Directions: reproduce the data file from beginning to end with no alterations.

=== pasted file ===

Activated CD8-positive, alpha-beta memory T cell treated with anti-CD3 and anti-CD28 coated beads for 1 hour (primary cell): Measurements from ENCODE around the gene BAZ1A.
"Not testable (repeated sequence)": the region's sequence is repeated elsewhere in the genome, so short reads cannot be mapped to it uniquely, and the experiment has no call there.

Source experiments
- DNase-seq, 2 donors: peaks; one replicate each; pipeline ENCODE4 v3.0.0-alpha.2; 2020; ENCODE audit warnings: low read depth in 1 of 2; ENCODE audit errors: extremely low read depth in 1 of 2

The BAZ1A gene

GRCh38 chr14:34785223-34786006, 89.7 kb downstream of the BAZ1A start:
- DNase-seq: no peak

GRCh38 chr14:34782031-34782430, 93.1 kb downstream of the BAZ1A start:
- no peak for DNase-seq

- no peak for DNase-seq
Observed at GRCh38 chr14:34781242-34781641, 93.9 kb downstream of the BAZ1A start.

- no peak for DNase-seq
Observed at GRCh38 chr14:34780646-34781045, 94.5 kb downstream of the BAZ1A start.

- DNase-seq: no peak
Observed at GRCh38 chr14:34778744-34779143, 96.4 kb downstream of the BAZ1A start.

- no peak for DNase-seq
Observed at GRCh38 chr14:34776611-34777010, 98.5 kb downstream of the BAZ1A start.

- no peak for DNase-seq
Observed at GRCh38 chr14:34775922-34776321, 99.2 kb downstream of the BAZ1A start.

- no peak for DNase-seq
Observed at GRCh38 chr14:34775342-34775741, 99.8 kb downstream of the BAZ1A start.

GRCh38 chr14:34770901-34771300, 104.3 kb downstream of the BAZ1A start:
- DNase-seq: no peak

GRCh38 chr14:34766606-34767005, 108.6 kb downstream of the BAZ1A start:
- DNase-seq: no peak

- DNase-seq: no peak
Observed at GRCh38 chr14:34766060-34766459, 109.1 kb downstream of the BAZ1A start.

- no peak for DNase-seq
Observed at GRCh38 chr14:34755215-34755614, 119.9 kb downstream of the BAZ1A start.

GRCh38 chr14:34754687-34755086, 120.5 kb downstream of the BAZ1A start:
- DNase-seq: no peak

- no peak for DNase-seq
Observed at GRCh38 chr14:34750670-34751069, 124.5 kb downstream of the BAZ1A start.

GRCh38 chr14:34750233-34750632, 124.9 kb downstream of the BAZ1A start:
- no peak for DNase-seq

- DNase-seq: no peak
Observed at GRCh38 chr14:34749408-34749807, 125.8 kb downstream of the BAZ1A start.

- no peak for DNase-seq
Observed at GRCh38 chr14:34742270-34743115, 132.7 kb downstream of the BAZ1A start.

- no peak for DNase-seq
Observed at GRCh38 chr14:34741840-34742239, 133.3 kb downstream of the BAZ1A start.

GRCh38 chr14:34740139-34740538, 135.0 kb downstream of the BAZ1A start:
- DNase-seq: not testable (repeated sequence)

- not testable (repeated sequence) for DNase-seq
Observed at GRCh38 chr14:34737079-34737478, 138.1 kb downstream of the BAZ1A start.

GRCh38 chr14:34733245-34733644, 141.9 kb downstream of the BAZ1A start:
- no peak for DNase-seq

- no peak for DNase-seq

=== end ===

Activated CD8-positive, alpha-beta memory T cell treated with anti-CD3 and anti-CD28 coated beads for 1 hour (primary cell): Measurements from ENCODE around the gene BAZ1A.
"Not testable (repeated sequence)": the region's sequence is repeated elsewhere in the genome, so short reads cannot be mapped to it uniquely, and the experiment has no call there.

Source experiments
- DNase-seq, 2 donors: peaks; one replicate each; pipeline ENCODE4 v3.0.0-alpha.2; 2020; ENCODE audit warnings: low read depth in 1 of 2; ENCODE audit errors: extremely low read depth in 1 of 2

The BAZ1A gene

GRCh38 chr14:34785223-34786006, 89.7 kb downstream of the BAZ1A start:
- DNase-seq: no peak

GRCh38 chr14:34782031-34782430, 93.1 kb downstream of the BAZ1A start:
- no peak for DNase-seq

- no peak for DNase-seq
Observed at GRCh38 chr14:34781242-34781641, 93.9 kb downstream of the BAZ1A start.

- no peak for DNase-seq
Observed at GRCh38 chr14:34780646-34781045, 94.5 kb downstream of the BAZ1A start.

- DNase-seq: no peak
Observed at GRCh38 chr14:34778744-34779143, 96.4 kb downstream of the BAZ1A start.

- no peak for DNase-seq
Observed at GRCh38 chr14:34776611-34777010, 98.5 kb downstream of the BAZ1A start.

- no peak for DNase-seq
Observed at GRCh38 chr14:34775922-34776321, 99.2 kb downstream of the BAZ1A start.

- no peak for DNase-seq
Observed at GRCh38 chr14:34775342-34775741, 99.8 kb downstream of the BAZ1A start.

GRCh38 chr14:34770901-34771300, 104.3 kb downstream of the BAZ1A start:
- DNase-seq: no peak

GRCh38 chr14:34766606-34767005, 108.6 kb downstream of the BAZ1A start:
- DNase-seq: no peak

- DNase-seq: no peak
Observed at GRCh38 chr14:34766060-34766459, 109.1 kb downstream of the BAZ1A start.

- no peak for DNase-seq
Observed at GRCh38 chr14:34755215-34755614, 119.9 kb downstream of the BAZ1A start.

GRCh38 chr14:34754687-34755086, 120.5 kb downstream of the BAZ1A start:
- DNase-seq: no peak

- no peak for DNase-seq
Observed at GRCh38 chr14:34750670-34751069, 124.5 kb downstream of the BAZ1A start.

GRCh38 chr14:34750233-34750632, 124.9 kb downstream of the BAZ1A start:
- no peak for DNase-seq

- DNase-seq: no peak
Observed at GRCh38 chr14:34749408-34749807, 125.8 kb downstream of the BAZ1A start.

- no peak for DNase-seq
Observed at GRCh38 chr14:34742270-34743115, 132.7 kb downstream of the BAZ1A start.

- no peak for DNase-seq
Observed at GRCh38 chr14:34741840-34742239, 133.3 kb downstream of the BAZ1A start.

GRCh38 chr14:34740139-34740538, 135.0 kb downstream of the BAZ1A start:
- DNase-seq: not testable (repeated sequence)

- not testable (repeated sequence) for DNase-seq
Observed at GRCh38 chr14:34737079-34737478, 138.1 kb downstream of the BAZ1A start.

GRCh38 chr14:34733245-34733644, 141.9 kb downstream of the BAZ1A start:
- no peak for DNase-seq

- no peak for DNase-seq